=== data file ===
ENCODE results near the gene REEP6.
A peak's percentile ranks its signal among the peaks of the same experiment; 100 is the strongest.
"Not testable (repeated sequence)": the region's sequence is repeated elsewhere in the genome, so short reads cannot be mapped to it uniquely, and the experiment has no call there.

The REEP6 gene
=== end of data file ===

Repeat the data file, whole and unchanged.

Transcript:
ENCODE results near the gene REEP6.
A peak's percentile ranks its signal among the peaks of the same experiment; 100 is the strongest.
"Not testable (repeated sequence)": the region's sequence is repeated elsewhere in the genome, so short reads cannot be mapped to it uniquely, and the experiment has no call there.

The REEP6 gene